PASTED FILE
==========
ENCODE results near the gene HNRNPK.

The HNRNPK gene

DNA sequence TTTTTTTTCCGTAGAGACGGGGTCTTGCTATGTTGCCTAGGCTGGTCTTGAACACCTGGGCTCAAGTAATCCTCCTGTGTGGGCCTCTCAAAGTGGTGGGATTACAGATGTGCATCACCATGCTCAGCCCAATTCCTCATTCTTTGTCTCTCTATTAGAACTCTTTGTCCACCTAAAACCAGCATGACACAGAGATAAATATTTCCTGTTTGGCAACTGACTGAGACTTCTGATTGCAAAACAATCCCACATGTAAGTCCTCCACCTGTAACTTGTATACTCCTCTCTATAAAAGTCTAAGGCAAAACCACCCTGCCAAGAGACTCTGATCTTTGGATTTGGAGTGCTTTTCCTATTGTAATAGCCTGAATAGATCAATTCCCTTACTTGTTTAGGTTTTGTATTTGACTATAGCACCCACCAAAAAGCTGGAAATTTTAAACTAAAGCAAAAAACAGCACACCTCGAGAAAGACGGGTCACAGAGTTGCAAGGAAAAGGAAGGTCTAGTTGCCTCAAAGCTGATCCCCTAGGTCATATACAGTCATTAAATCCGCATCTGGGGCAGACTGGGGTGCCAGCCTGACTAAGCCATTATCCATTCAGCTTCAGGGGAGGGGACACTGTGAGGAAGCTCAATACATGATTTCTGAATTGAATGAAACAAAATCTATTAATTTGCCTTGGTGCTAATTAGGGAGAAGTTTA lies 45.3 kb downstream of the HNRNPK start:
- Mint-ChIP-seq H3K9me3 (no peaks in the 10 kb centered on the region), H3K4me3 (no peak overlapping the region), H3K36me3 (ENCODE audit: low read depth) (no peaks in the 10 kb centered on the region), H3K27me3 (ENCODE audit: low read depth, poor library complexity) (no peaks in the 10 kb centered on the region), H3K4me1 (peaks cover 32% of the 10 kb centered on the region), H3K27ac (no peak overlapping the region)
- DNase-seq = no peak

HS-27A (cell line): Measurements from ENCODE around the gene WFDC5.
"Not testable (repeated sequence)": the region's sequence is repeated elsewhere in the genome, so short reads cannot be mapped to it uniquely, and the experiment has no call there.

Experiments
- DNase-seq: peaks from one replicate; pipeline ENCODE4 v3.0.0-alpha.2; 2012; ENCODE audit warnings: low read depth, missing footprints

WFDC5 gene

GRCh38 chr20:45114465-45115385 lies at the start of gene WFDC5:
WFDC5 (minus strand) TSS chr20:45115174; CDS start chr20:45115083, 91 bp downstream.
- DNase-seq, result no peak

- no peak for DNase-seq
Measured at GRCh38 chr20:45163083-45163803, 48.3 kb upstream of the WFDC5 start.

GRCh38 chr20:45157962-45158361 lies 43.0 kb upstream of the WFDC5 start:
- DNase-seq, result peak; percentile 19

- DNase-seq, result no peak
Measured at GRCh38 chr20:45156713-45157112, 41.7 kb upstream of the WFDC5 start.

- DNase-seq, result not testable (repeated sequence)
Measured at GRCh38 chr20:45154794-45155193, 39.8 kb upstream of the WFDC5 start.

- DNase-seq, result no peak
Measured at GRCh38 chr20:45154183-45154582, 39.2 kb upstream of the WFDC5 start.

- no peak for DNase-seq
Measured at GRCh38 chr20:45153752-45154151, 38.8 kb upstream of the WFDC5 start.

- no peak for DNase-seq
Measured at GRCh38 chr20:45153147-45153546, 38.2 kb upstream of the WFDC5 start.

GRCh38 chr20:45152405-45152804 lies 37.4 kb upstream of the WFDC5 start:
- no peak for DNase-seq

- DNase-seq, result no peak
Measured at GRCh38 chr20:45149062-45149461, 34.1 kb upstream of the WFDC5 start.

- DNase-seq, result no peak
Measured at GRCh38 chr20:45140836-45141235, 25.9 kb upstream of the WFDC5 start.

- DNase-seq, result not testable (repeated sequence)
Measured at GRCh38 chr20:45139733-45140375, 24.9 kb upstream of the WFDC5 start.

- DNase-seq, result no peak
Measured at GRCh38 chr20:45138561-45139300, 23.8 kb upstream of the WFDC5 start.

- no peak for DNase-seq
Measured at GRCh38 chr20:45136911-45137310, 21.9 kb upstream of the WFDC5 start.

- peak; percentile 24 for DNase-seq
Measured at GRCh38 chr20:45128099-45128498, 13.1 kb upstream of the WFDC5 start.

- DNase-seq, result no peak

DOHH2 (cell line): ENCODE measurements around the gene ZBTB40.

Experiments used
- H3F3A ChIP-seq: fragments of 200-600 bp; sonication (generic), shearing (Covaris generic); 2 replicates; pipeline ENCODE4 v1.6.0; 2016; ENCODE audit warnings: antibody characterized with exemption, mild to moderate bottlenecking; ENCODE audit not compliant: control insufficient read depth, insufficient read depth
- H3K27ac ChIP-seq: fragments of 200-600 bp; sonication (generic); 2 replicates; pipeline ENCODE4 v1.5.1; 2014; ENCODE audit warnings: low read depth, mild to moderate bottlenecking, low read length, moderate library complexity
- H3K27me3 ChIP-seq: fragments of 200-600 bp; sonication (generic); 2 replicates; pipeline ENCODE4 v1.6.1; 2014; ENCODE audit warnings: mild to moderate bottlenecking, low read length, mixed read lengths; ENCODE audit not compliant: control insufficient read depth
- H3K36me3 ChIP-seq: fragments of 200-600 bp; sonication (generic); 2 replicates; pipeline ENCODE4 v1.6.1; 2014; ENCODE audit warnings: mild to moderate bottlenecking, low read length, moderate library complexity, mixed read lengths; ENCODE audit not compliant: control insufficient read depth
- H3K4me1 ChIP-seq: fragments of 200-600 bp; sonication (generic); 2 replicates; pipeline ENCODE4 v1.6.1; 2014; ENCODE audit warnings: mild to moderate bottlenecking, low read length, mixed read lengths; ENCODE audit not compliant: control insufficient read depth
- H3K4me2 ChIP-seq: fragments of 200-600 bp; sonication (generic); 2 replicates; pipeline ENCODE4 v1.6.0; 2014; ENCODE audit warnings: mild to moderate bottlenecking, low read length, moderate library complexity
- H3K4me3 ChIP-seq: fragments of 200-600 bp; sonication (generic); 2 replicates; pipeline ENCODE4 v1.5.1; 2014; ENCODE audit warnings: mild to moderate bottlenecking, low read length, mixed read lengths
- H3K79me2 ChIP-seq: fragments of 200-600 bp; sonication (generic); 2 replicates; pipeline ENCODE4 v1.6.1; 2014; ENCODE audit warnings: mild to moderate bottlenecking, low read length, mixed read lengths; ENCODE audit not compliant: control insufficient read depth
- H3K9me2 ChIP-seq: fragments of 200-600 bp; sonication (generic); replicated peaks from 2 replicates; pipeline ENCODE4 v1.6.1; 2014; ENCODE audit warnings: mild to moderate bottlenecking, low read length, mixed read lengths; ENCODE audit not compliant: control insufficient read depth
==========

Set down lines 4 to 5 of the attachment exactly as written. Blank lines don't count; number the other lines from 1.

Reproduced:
- Mint-ChIP-seq H3K9me3 (no peaks in the 10 kb centered on the region), H3K4me3 (no peak overlapping the region), H3K36me3 (ENCODE audit: low read depth) (no peaks in the 10 kb centered on the region), H3K27me3 (ENCODE audit: low read depth, poor library complexity) (no peaks in the 10 kb centered on the region), H3K4me1 (peaks cover 32% of the 10 kb centered on the region), H3K27ac (no peak overlapping the region)
- DNase-seq = no peak